And we did. But Memphis did not. When my very accurate and annoying internal clock woke me up at exactly 7:48 this morning, the babies' light was on, they were both in their own beds, and they were sleeping peacefully. Of course they were. They were up half the night partying. I was tempted to run in there and start throwing toys and jumping on the beds, but my punishment would have been far more severe than any I have ever inflicted upon them.

As it is, when they did finally emerge, Silas proved once again that she is incapable of being even somewhat reasonable on less than 10 hours sleep.

"Good morning Silas."


"Do you need a drink?"


"Fine, maybe you should go back to bed."


Great. Today should be fun.

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Monday, July 05, 2010

The Williams Family Academy

This is our homeschool. I have a total of 7 students lined up for next year and have begun to prepare our lessons already. Actually Meyson and Cody have kept up their schooling over this summer. Just math really.

Neither one has the patience to learn the concepts necessary to move at a rapid pace. Which in itself is ironic. They do not see the humor. Meyson will work problems thoughtfully until he gets tired of sitting there and will then just half attempt the rest. Cody will start out rebelling against the assignment, stretching it out over hours until she finally breaks down crying and doing her best to convince me that the material I already taught her has fallen out of her head.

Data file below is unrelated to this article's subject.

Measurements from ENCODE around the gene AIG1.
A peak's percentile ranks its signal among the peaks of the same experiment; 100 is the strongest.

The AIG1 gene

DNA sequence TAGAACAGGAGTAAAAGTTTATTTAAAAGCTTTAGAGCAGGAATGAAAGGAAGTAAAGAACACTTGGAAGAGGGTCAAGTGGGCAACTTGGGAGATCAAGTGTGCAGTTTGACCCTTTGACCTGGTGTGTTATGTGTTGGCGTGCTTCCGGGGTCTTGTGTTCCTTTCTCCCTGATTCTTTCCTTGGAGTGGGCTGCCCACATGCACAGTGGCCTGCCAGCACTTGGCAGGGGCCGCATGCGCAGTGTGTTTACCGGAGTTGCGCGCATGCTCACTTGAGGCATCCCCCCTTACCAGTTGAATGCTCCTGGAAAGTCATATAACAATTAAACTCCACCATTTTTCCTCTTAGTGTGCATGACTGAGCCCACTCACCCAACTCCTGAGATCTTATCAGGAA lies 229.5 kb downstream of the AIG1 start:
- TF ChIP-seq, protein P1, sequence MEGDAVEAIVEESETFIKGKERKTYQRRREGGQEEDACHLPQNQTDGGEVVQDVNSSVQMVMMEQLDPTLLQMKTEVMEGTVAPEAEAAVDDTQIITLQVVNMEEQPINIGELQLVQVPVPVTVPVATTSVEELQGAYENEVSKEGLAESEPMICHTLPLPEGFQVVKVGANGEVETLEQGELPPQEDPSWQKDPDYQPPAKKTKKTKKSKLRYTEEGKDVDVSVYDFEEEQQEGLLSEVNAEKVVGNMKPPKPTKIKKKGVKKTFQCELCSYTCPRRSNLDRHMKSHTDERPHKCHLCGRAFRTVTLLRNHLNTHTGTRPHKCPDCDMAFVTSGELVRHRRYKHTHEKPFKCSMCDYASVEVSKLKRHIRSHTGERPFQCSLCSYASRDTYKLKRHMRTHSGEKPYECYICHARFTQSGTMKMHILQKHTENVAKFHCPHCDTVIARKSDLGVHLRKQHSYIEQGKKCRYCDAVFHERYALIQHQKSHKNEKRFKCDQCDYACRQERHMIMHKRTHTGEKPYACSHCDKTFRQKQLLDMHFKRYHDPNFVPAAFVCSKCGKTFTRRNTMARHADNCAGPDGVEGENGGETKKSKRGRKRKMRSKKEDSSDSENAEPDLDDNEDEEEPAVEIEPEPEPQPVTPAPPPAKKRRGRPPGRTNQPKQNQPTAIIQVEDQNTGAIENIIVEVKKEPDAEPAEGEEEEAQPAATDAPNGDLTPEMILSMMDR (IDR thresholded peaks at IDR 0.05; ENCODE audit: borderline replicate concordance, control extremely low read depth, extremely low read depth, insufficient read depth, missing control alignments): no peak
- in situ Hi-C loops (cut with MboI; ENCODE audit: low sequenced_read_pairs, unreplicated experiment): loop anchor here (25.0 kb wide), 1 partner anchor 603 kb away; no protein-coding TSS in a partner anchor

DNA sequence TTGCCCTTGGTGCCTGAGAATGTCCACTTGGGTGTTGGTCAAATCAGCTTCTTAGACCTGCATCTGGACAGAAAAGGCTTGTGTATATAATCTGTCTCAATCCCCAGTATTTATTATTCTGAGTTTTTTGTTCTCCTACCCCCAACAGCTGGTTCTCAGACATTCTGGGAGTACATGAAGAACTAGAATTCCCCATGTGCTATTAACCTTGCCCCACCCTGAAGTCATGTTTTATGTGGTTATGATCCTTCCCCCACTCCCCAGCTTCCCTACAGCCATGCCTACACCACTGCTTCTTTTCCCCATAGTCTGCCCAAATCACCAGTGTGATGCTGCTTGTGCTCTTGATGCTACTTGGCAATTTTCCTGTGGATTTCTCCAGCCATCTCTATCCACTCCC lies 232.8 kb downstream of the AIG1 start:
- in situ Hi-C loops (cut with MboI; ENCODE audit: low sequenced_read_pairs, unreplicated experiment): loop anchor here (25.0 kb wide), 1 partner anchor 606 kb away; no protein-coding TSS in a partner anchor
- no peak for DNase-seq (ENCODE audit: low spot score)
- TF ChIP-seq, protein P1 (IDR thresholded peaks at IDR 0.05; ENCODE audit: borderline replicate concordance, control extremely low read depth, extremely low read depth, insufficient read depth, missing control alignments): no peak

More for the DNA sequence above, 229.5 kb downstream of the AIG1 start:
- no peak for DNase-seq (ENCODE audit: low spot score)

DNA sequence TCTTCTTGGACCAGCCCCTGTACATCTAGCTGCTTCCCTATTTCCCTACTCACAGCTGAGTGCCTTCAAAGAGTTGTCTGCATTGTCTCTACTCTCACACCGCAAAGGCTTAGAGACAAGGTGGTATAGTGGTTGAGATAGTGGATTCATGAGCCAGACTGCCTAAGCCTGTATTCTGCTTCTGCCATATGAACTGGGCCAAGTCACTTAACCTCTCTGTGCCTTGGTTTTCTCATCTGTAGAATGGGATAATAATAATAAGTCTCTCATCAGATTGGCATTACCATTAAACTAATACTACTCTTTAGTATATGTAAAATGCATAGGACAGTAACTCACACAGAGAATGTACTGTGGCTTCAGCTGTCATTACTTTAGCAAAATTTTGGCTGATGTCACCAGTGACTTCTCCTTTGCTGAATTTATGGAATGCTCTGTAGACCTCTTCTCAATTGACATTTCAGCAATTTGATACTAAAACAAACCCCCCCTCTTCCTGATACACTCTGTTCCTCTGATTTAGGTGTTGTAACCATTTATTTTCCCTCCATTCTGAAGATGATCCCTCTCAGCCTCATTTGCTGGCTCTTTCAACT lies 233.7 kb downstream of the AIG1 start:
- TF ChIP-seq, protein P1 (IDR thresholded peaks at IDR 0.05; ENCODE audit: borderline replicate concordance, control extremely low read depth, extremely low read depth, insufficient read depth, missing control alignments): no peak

I understand how the fear of a subject can intimidate a student. I was completely unsettled by algebra II and calculus as a student, but as I return to those subjects now as the teacher, I cannot understand what I was so afraid of. It's all very logical when you look at it. But I am more eager to learn now than I was then. I'm sure that makes a difference.

Anyway, we use Alpha Omega for our curriculum and have been more than satisfied with the content. This coming year Meyson, Brianna, and Cody will be utilizing Switched On Schoolhouse. The lessons, tests, and quizzes are all done on the computer with essays, projects, and experiments to be done additionally away from the computer. Three students full time on the computer means that our resources are tapped. We have one desktop that we bought almost 3 years ago, one desktop that was given to us last year, and my personal laptop which is about 5 years old. One of the desktops needs some help. I think it is overheating and it just shuts down. Usually when you are in the middle of something important.

Carson, Memphis, Silas, and Nicole's son Dexter will be working directly with me. Poor kids. Actually Memphis, Silas, and Dex will be attending preschool at our church 2 days a week, but will be forced to endure me on the other 3 days.

I have struggled with myself and any curriculum I've used because providing education for children is very high pressure. Or at least it should be. Their chances for success depend on the things they are taught. And not just in regard to academics. But I have a desire to provide as well-rounded an academic experience as is possible.

I hope the kids are ready for a challenging year. We've never used SOS full time before so I don't really know what to expect as far as the daily commitment is concerned. We will be finding out. Wish us luck!